The Pick-Up Line

By Eileen Slovak

Word Count:  895

Sprinting through the neighborhood, Caryn completed her daily four-miles in record time before sending a quick text to her sister, Kim:  Will B ready 2-power shop in 15. 

      Back in her apartment, she showered coffee in hand, then, dressed hastily as her cell phone chirped signaling Kim was waiting.  Moments later, Caryn climbed into the minivan.  Kim handed her sister a homemade scone.

“Thanks, I didn’t have time to eat.”

“That’s why you’re so thin and I’m well, me,” Kim moaned.

Caryn shot her sister a look, “You’ve had two children and you’re too hard on yourself.  So, what’s the emergency today?”

“Jeff forgot to tell me about his boss’s dinner party tomorrow night.  It’s been months since we’ve been out for anything other than fast food and aside from jeans and t-shirts, everything in my closet is two sizes too small.”

“Hmmm,” Caryn said nibbling on her breakfast.  “Okay, how about Anne Taylor or Nordstroms?”

“I was thinking more like Marshall’s or TJ’s.”

“Fine, but no clearance racks.”

“Not even a little one?” Kim asked sheepishly.

“Caryn, clearance means no one wanted it enough to pay full price.”

“Maybe it means no one saw its’ great potential.”

Caryn shook her head no, adding:

“So…you need me to babysit, then?”

“I hate to ask again, but if you don’t have plans…”

“Do I ever?”

“Speaking of plans…how about dinner at our house tonight?”

“Why?”

“Jeff and I would like you to come over, that’s all.”

Caryn raised an eyebrow, “Kim, you know how I feel about being fixed up.”

“Jeff’s friend Carl might stop by for drinks and we think he’s perfect for you.”

“Kim!”

“Just give him a chance.”

Caryn sighed, asking:  “So, what’s his story?”

“He’s single, new in the area, employed and in his mid-thirties.”

“I’ll think about it over shopping.”

In the fitting room’s three-way mirror, Caryn modeled a cute pair of jeans and a sweater, secretly hoping, despite herself, that Carl might be the one.  Kim peered out of her stall, complaining.

“If department store owners had any sense, they’d install low lighting and fun house mirrors to make women look twenty pounds thinner.  Help, I think I’m stuck!”

“What did you do?” Caryn asked helping free her sister from a dress that would not budge over her hips or her shoulders.

“Maybe try wiggling out of it,” Caryn suggested.

“Let’s go look at shoes, at least my feet always stay the same size,” Kim laughed.  “Is that what you’re wearing tonight?”

“I guess.  You win, I’ll meet him.”

After dinner, Caryn helped Kim put the children to bed.  When the doorbell rang, Caryn felt a twinge of nervous anticipation.  On her way downstairs, she observed the man standing with Jeff:  handsome, tall, fit…so far, so good.  Then he began talking.

“Well, hello there.  Carl Waters, pleasure to meet you Caryn.  Wow, I see fire behind those gorgeous green eyes of yours.”

“Oh…well, it’s nice to meet you too,” Caryn said shaking hands.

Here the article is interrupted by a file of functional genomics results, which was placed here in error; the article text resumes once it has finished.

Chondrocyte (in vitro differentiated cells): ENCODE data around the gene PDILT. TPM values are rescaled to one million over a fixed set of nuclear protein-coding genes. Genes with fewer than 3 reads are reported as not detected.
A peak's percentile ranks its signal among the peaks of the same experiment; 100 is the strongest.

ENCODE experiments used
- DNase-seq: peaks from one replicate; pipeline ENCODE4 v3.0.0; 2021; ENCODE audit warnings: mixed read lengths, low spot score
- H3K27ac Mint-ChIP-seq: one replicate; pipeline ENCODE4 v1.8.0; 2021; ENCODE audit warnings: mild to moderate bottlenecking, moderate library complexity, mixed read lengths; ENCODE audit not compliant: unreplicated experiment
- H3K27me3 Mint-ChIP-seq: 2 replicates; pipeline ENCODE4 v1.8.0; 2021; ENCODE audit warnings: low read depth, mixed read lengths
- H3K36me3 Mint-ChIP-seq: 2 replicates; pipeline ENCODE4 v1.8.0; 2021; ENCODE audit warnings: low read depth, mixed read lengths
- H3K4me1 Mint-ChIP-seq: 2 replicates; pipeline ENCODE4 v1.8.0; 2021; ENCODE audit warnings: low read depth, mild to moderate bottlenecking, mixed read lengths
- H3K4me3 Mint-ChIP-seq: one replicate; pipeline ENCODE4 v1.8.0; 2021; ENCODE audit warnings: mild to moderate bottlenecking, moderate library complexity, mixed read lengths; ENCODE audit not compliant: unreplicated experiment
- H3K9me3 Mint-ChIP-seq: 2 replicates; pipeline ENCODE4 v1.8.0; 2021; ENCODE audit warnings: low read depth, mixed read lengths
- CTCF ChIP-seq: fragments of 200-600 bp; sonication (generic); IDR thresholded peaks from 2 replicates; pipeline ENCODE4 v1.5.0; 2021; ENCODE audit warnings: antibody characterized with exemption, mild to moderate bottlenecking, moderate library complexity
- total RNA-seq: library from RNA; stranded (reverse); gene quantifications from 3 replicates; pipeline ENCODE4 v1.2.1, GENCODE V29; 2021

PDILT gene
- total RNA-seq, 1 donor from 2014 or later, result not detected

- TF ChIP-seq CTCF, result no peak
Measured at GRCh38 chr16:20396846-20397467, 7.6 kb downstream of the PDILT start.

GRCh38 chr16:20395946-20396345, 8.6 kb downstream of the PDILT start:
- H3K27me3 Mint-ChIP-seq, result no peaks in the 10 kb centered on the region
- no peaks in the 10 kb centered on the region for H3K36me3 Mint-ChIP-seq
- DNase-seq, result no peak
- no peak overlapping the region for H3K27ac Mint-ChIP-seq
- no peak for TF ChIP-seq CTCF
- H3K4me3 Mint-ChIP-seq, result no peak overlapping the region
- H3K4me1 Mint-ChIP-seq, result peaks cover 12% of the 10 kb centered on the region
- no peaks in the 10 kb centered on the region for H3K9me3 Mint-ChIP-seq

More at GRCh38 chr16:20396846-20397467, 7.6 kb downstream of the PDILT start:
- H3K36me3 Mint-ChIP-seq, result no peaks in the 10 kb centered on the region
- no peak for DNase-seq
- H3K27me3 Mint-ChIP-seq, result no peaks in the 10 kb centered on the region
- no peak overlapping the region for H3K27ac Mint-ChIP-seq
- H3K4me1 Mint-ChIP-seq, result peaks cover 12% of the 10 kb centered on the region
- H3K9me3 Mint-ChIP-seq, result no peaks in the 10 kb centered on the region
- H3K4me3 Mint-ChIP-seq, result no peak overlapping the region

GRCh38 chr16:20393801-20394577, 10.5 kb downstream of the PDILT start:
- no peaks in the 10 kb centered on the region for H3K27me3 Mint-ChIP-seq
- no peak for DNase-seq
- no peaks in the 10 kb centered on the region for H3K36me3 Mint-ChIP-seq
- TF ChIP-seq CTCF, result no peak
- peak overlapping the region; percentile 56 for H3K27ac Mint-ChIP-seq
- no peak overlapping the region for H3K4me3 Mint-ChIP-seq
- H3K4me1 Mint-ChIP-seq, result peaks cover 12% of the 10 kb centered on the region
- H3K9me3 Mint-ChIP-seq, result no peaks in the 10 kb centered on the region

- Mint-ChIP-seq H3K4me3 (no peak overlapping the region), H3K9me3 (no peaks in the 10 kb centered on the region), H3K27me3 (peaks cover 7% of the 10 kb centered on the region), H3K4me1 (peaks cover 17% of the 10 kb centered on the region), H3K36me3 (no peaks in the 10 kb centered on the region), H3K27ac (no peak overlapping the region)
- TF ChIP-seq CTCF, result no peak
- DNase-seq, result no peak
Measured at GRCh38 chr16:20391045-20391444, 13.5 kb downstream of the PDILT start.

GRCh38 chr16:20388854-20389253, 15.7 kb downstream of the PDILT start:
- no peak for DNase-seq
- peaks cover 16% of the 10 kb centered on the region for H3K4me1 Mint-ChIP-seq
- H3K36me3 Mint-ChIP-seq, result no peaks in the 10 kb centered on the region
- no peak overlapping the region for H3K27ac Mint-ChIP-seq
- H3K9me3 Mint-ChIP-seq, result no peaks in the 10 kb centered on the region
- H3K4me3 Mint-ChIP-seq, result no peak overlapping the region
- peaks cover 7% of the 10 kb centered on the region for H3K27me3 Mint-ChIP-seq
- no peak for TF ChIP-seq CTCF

“Let’s have a drink,” Jeff suggested, leading the group into the living room.

While Kim poured wine, Carl’s eyes wandered all over Caryn.

“Fine vintage, Kim.  I don’t know if Jeff told you, but I’m a bit of a wine connoisseur. Let me tell you a quick story about a little tour I took around Napa…”

An hour later, Carl was still expounding with expertise on every subject from baseball to hunting to mountain biking, while periodically throwing comments Caryn’s way:

“Caryn, I hear you’re a runner?  Well, let me tell you, you’ve been running through my mind all night.”

At nine o’clock, Caryn discretely sent a text.  Ten minutes later, she reached for her coat.

“Kim, Jeff, thank you for a wonderful dinner.  Carl, it was nice to meet you.  Enjoy the rest of your evening.”

“What?”  Kim asked incredulously.

“Kim, I’ll call you later.”

“Where are you off to so early?  I was planning to take you home,” Carl, droned.

“Oh, no Carl, I wouldn’t dream of it, besides, I have a cab waiting.  Goodnight all!”  She called over her shoulder, making her escape.  Breathing in the relief of the fresh outdoor air, she read the name on the door of the cab and laughed aloud:  The Pick Up Line, Cab Company.

“Where’re you headed?” the driver asked.

“Far, far away,” she said hopping in the backseat.

“Excuse me?”

“Sorry, never mind.  The Willows Apartments please, on…”

“It’s okay, I know it well.  I live on the second floor.”

Caryn looked at the driver in the rear mirror and said:

“I’m embarrassed to admit, I work so much I hardly know any of my neighbors.”

“Same here, I teach at Washington High during the day and drive the cab a few nights a week, you know, paying off those student loans.  I’m Jay Stevens.”

“Caryn Ross.  I run past Washington High every morning.”

“So, you’re the runner.  I see you every day on my way to work.  I run too, but usually after school.”

They chatted away until the cab pulled up in front of the building.  Caryn was quiet and then said:  “Jay, if you’re free next Saturday, maybe we could run together.”